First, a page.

Lets start by answering the most basic question: What is XML?
The World Wide Web Consortium (W3C) provides the following definition for XML in their glossary at www.w3.org/TR/DOM-Level-2-Core/glossary.html:
Extensible Markup Language (XML) is an extremely simple dialect of SGML. The goal is to enable generic SGML to be served , received, and processed on the Web in the way that is now possible with HTML. XML has been designed for ease of implementation and for interoperability with both SGML and HTML.
As you can see from this definition, its very difficult to explain XML in a single sentence or paragraph. To start with, XML stands for Extensible Markup Language . Extensible means that you can use XML to create your own languages. The term markup means that the languages you create use tags to surround or mark up text.
XML is not a markup language like HTML. It is a meta-language that you can use to create other markup languages. The languages that you create work with structured data, and you use XML to invent tags that describe your data and the data structures. You can use different tags each time you create an XML document, or you can use the same tags for different documents.
Groups have created their own languages based on XML. This allows them to share information specific to their industry or area of expertise using a common set of markup tags and structures.
One example, Chemical Markup Language (CML), allows scientists to share molecular information in a standardized way. There are specific rules for structuring CML documents and referring to molecular information. MathML is another example of a standard language using XML. XML documents can use MathML to describe mathematical operations.
Extensible HTML (XHTML) is an example that is probably more familiar to you. XHTML was created when HTML was rewritten according to XML rules.
Think about the tags you use in XHTML <p></p> , <h1></h1> . These tags mark up information on a web page, and you use them in a specific way, according to some predefined rules. For instance, one rule says that you cant include <p></p> tags in the <head> section of a web page.
Being familiar with these rules means that you can open any web page written in XHTML and understand the structure. It also means that any software package that knows the XHTML rules can display a web page.
By itself, XML doesnt do anything other than store information. Its not a programming language in its own right. XML documents need humans or software packages to process the information that they contain.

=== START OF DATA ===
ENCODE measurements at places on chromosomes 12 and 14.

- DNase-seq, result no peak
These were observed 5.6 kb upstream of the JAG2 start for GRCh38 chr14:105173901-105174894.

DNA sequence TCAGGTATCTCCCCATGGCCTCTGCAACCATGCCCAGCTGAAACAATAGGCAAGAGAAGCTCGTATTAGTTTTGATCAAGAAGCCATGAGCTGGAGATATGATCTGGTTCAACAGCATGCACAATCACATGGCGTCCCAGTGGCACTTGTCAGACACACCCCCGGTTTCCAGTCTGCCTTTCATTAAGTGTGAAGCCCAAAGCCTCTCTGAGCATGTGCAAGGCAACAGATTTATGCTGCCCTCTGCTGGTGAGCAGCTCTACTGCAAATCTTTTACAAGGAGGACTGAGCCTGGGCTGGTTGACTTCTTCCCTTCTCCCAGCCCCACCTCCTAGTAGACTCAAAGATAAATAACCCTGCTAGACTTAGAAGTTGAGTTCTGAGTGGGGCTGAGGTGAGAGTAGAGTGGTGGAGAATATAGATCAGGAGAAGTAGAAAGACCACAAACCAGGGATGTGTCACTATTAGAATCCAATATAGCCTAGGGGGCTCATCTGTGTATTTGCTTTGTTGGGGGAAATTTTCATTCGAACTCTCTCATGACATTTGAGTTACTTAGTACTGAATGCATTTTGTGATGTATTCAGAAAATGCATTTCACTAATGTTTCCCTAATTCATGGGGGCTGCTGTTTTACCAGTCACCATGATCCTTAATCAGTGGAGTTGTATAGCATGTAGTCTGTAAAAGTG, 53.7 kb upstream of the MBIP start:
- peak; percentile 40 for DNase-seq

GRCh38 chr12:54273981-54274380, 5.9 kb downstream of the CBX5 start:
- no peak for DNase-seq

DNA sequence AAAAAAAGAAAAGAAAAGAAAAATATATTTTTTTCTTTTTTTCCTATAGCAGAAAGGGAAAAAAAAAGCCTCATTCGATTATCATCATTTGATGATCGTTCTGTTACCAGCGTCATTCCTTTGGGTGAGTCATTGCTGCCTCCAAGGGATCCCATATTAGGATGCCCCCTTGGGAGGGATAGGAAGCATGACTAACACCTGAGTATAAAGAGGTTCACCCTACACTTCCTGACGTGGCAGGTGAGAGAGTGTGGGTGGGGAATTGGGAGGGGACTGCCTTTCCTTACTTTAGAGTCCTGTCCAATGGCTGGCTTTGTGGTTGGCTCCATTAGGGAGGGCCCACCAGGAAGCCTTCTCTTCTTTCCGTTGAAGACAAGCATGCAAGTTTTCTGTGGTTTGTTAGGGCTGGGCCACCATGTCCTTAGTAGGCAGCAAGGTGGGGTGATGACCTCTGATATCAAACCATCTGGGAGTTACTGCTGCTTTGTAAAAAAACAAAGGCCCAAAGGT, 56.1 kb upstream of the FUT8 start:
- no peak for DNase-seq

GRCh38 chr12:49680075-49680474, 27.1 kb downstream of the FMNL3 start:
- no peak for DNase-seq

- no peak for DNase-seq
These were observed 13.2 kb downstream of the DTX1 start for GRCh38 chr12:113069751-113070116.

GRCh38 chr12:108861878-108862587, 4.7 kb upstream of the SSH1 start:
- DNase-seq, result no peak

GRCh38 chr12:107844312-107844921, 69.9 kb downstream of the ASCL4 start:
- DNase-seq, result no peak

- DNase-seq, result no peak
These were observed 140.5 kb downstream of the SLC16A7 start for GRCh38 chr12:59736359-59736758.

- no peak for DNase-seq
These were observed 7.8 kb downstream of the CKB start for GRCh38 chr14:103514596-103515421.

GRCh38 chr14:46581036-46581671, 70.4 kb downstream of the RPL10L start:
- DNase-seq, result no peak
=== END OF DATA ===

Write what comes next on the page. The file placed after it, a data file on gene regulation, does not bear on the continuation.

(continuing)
XML documents work best with structured information such as names and addresses, product catalogs, and lists of documentsanything with a standardized format. You can store hierarchical information within XML documents, a bit like storing information in a database. Instead of breaking the information into tables and fields, you use elements and tags to describe the data.
This concept is a little easier to explore with an example. Most of us have a phone book that we use to store contact information for our friends and colleagues. You probably have the information in a software package like Microsoft Outlook or Outlook Express.
Your phone book contains many different names but you store the same information about each contact their name , phone number, and address. The way the information is stored depends on the software package youve chosen . If the manufacturer changed the package or discontinued it, youd have to find a new way to store information about your contacts.
Transferring the information to a new software program is likely to be difficult. Youd have to export it from the first package, rearrange the contents to suit the second package, and then import the data. Most software applications dont share a standard format for contact data, although some can talk to each other. You have to rely on the standards created by each company.
As an alternative, you can use XML to store the information. You create your own tag names to describe the data; tags like <contact> , <phone> , and <address> provide clear descriptions for your information. Anyone else who looks at the file will be able to understand what information you are storing.
Because your phone book XML document is in a standard format, you can display the details on a web page. Web browsers contain an XML parser to process the XML content. You can also print out your contacts or even build a Flash movie to display and manage your contacts.
Your friends could agree on which tags to use and share their address books with each other. You can all save your contacts in the same place and use tags to determine who has contributed each entry. When you use a standardized structure for storage, the ways that you can work with the information are endless.